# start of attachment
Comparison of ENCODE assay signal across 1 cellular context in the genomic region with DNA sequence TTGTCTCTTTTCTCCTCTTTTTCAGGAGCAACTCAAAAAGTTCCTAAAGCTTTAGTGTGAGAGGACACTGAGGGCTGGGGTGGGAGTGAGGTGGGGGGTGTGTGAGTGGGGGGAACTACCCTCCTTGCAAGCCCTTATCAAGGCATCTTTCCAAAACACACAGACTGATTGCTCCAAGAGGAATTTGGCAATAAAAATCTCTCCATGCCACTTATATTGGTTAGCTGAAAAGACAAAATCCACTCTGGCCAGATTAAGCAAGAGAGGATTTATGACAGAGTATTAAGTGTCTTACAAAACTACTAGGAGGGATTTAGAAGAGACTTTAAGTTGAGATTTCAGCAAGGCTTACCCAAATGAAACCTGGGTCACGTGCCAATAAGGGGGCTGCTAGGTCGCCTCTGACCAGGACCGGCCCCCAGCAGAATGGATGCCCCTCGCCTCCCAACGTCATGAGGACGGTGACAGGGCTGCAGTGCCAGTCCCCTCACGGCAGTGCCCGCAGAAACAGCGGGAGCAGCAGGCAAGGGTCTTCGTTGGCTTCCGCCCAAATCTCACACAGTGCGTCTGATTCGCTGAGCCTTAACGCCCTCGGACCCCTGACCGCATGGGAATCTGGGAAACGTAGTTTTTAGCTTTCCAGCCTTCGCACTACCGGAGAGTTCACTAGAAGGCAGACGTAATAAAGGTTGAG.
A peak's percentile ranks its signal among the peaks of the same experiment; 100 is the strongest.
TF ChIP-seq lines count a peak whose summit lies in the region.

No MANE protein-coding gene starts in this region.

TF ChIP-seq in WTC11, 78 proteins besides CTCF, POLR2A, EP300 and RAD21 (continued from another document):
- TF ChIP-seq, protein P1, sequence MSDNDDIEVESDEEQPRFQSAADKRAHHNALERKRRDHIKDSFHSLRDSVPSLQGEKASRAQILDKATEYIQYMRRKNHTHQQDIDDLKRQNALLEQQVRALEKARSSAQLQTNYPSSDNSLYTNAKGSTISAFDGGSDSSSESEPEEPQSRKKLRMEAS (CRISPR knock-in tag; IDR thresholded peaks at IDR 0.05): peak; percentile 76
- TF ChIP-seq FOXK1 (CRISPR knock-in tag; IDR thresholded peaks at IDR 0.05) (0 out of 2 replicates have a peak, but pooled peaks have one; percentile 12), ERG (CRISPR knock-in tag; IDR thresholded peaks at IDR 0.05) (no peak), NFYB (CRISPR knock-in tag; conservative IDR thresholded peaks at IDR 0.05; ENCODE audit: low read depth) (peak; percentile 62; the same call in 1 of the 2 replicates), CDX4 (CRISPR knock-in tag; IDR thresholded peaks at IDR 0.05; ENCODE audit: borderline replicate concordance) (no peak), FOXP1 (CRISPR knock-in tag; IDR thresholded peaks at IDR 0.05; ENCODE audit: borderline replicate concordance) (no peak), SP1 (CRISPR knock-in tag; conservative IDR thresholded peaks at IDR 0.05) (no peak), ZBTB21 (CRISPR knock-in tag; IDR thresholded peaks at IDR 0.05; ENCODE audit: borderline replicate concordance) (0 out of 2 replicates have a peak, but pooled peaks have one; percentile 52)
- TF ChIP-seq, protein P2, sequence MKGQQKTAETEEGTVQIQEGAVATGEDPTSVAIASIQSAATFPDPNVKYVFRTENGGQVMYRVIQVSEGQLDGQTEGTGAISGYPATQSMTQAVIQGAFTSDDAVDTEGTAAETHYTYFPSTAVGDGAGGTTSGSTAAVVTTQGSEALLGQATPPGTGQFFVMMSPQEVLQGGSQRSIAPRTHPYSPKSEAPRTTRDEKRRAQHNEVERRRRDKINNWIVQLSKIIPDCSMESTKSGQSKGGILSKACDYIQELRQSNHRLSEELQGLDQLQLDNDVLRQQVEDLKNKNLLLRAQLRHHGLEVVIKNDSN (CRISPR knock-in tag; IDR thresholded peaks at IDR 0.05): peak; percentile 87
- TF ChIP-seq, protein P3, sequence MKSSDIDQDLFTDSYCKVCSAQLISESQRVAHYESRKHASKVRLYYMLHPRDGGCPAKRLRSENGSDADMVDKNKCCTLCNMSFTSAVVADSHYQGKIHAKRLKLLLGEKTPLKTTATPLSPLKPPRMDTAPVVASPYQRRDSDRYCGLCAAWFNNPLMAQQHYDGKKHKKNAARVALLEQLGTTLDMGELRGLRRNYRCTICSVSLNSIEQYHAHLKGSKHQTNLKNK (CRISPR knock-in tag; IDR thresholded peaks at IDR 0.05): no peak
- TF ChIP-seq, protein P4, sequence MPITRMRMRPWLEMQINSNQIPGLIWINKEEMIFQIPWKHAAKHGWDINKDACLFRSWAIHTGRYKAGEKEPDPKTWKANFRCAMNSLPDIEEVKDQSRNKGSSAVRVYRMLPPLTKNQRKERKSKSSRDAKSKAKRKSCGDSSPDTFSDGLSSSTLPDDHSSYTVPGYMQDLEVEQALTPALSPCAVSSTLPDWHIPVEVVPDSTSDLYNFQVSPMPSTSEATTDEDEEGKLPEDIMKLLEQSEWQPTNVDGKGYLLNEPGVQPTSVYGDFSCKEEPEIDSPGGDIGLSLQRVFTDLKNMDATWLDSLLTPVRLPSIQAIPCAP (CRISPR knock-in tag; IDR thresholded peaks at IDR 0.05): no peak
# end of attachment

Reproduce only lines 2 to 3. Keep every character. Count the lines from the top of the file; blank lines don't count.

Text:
A peak's percentile ranks its signal among the peaks of the same experiment; 100 is the strongest.
TF ChIP-seq lines count a peak whose summit lies in the region.